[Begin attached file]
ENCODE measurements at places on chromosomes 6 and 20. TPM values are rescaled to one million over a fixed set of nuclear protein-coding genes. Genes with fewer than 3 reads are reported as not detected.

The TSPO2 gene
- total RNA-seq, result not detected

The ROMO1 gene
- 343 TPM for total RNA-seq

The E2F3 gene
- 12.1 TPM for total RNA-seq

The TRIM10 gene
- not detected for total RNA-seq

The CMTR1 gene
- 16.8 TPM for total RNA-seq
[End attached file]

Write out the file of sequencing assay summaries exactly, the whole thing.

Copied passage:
ENCODE measurements at places on chromosomes 6 and 20. TPM values are rescaled to one million over a fixed set of nuclear protein-coding genes. Genes with fewer than 3 reads are reported as not detected.

The TSPO2 gene
- total RNA-seq, result not detected

The ROMO1 gene
- 343 TPM for total RNA-seq

The E2F3 gene
- 12.1 TPM for total RNA-seq

The TRIM10 gene
- not detected for total RNA-seq

The CMTR1 gene
- 16.8 TPM for total RNA-seq